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I have been playing the violin for a few years now, but I've moved to a college where I'm not able to pursue the violin with an instructor like before.

I've never played independently, and I'd like to keep in touch with my instrument. What exercises should I do so that my fingers don't "fall asleep"? And what suggestions do you have to retain my edge?

Thank you for your answers!

  • Depending on the distances involved, you might consider a monthly trip home for a lesson. I've known student-musicians who went that route. – Carl Witthoft Mar 3 '17 at 13:10
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Most colleges have musical groups - orchestras, bands, folk groups etc. - so if you can find one of those to join then you would have a framework for playing and practising regularly. If the college has a music department then that is the first place that I would enquire.

If the college does not have these there may be other groups in the surrounding area that you could approach.

If you really can't get anywhere with anything like that then you need to organize something so that you play regularly. There are many options such as finding some other players and making a string quartet (which is what I did when I was at university) or just disciplining yourself to play for half an hour four times a week.

Regarding what you would play - it depends on your ability really. Have you taken any exams? If you had, for example, taken grade 6 then the pieces for grade 7 would seem to be appropriate. If not then you will have to decide for yourself. However I will state the obvious thing which is that if you do not play anything then your ability will deteriorate faster than if you do play something.

  • I want to add on to this answer: If there isn't a local group in your area that you're aware of, attempt creating your own. You'd be surprised who would be interested in joining in for something that's "relatively low-key" like after-work community ensembles. There are a lot of people who love music and can play an instrument, but in their daily lives find no avenue to. Even if your cast net catches 3 people, that's enough for a quartet ;) – psosuna Oct 4 '17 at 16:14
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After 'a few years' you should be ready to be a useful member of all kinds of musical ensemble. Get out there and play! Keep up your daily practice of scales, etudes etc. as well of course.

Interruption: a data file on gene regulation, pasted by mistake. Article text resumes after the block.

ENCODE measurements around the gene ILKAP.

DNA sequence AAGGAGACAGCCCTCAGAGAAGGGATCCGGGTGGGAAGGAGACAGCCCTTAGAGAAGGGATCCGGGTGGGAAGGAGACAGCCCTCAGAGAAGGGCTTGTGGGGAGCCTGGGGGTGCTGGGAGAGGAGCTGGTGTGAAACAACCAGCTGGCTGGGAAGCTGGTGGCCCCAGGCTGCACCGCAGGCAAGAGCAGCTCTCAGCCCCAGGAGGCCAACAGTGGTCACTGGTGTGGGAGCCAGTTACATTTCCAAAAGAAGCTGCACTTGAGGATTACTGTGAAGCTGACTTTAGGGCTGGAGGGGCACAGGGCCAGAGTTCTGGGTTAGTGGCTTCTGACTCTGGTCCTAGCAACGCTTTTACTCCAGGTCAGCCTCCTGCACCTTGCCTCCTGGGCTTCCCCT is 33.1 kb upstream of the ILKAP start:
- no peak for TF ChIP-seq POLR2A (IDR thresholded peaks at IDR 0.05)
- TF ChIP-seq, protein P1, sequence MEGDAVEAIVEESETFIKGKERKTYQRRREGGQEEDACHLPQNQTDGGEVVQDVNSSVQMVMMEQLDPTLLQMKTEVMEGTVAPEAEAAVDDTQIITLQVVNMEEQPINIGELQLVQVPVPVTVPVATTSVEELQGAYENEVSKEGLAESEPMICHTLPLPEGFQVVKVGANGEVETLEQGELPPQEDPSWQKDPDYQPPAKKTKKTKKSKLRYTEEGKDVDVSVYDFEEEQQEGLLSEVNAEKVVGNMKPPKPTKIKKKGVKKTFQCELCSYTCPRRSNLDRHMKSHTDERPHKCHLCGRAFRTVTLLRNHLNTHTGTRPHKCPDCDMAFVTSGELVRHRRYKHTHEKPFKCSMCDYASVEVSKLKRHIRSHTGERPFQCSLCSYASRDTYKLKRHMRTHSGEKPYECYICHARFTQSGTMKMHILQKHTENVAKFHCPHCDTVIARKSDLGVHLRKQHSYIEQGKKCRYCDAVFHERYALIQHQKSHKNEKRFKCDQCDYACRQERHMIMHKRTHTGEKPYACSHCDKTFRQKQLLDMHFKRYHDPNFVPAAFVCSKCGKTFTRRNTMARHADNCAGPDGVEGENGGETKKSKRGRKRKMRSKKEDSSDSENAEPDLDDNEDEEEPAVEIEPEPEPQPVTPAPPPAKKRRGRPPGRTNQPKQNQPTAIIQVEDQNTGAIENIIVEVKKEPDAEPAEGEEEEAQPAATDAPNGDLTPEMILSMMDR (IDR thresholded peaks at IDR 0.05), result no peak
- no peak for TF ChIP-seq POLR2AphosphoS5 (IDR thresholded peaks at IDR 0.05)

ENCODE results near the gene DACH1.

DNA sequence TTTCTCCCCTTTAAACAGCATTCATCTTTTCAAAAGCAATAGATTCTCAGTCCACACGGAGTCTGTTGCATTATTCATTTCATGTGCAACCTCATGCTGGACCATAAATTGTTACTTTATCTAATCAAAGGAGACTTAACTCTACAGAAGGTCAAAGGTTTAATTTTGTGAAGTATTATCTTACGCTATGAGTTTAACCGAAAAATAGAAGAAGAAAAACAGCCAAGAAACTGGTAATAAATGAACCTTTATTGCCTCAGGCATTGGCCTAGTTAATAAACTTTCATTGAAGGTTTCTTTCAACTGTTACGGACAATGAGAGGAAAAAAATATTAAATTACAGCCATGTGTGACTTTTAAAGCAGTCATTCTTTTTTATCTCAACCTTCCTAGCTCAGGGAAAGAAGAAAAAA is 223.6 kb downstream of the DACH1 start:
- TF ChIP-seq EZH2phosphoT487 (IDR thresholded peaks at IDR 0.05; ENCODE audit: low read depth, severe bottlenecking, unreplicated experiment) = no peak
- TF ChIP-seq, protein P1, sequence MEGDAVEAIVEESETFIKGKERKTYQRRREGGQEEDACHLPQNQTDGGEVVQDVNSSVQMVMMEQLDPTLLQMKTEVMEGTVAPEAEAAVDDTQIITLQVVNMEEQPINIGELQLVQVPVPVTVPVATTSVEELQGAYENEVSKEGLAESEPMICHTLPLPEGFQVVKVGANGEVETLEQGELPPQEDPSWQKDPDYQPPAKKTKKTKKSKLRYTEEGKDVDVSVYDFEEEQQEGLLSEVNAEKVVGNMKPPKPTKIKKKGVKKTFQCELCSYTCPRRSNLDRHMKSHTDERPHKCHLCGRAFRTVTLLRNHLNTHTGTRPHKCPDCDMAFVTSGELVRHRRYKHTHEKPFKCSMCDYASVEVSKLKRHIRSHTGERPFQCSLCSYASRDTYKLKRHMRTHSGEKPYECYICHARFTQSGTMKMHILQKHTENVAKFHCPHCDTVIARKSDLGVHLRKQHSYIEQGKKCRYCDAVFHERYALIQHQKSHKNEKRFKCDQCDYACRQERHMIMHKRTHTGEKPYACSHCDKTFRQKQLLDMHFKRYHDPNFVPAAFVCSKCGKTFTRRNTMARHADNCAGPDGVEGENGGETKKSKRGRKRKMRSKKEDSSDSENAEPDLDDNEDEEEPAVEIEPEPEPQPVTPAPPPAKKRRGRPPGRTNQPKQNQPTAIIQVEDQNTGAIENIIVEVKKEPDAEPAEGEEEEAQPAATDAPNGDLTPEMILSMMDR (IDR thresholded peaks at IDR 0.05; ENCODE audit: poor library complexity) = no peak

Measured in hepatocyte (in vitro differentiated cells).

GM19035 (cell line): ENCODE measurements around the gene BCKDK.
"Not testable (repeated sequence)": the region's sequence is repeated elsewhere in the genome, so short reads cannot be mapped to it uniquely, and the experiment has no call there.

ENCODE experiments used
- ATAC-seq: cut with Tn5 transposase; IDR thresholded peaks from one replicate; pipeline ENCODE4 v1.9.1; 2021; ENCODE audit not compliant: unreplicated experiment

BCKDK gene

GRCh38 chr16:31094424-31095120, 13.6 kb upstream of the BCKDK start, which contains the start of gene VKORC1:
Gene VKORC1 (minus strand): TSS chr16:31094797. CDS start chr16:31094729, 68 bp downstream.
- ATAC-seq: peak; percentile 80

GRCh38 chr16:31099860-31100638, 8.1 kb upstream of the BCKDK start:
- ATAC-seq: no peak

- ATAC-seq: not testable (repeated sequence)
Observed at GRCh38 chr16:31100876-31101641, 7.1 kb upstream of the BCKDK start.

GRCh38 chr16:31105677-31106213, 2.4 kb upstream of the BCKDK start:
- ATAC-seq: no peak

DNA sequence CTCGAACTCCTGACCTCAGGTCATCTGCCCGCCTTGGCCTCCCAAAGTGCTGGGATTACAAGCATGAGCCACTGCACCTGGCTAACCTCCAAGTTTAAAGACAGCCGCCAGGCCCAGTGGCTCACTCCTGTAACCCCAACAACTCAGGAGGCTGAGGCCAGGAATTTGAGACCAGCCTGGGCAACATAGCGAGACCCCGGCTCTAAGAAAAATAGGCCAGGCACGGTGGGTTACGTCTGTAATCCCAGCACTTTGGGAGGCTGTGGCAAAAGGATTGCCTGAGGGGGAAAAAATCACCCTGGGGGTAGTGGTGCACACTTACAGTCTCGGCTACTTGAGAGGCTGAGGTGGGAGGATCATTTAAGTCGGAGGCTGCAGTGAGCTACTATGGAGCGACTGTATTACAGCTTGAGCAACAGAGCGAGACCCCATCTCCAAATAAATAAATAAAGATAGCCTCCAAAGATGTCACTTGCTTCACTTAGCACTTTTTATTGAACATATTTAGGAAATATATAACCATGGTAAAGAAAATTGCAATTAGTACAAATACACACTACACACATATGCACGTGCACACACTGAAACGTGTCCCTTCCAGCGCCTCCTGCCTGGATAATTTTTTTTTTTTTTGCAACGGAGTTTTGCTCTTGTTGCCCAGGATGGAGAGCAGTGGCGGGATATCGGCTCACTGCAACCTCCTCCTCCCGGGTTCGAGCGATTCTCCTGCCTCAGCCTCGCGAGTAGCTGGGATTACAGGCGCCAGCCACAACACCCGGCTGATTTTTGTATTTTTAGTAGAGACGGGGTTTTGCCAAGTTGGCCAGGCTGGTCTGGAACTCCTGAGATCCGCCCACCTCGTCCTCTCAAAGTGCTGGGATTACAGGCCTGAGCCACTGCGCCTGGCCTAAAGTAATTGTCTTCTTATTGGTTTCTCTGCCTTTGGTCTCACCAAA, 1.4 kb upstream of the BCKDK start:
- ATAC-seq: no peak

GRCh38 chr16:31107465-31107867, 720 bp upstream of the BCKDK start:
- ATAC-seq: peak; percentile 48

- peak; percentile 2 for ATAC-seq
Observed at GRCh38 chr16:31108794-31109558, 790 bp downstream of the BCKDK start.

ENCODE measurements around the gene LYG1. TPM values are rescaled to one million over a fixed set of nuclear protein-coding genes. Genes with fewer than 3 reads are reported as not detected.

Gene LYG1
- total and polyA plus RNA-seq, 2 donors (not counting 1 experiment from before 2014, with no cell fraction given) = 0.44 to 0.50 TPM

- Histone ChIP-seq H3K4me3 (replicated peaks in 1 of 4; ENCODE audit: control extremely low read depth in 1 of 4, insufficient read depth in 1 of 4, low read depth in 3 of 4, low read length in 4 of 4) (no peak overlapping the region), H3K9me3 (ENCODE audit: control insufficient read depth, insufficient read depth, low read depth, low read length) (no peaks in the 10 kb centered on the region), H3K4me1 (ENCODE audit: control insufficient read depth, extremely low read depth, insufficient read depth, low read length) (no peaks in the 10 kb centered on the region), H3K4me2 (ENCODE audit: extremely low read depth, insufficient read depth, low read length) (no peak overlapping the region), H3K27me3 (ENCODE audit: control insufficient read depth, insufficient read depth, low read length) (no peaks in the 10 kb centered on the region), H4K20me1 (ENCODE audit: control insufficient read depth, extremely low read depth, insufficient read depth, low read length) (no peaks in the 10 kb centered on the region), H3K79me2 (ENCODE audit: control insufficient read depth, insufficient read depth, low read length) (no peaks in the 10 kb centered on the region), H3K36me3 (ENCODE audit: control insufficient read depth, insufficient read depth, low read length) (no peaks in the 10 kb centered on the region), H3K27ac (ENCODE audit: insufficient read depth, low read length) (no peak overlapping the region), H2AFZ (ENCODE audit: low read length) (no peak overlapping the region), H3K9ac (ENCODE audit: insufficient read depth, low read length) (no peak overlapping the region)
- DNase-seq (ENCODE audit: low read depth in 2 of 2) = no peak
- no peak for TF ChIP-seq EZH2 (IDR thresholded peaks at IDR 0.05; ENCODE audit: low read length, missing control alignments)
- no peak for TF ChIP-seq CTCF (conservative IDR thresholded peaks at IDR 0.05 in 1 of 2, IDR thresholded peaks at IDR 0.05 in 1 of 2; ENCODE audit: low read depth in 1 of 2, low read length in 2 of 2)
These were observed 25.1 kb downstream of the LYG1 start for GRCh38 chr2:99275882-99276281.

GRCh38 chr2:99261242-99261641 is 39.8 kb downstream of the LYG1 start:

• That's rather inaccurate. Whether or not he's capable of playing at a certain level, if he is asking about a course of study, he's clearly not ready to maintain skills on his own. – Carl Witthoft Mar 3 '17 at 13:09
  • He wasn't asking about a course of study, but about how to maintain the skills he already has. Not that we should take the terms of a question TOO literally. A perfectly formulated question often contains its own answer. We must sometimes do a questioner the favour of broadening his terms of reference a little. Now mark me up again! – Laurence Payne Mar 3 '17 at 14:38
  • I stand by my position that a person who doesn't know what sort of etudes and technical exercises matter is not ready to progress on his own. – Carl Witthoft Mar 3 '17 at 14:40
  • @CarlWitthoft judging from the OP's name (we don't have any more information) she could be from a culture where teaching methods and student-teacher (or student-guru) relationships are very different from Western culture - i.e. the student's role is to do exactly what they are told to do, not to think for themselves. – user19146 Mar 4 '17 at 5:11
  • OK. So do exactly what I told you to! Why all this over-thinking? This isn't maths, where (maybe) we can converge on the One True Answer. It's music, art, the ultimate open-ended activity! There are no right answers, only exploration. Enjoy! – Laurence Payne Mar 4 '17 at 14:18

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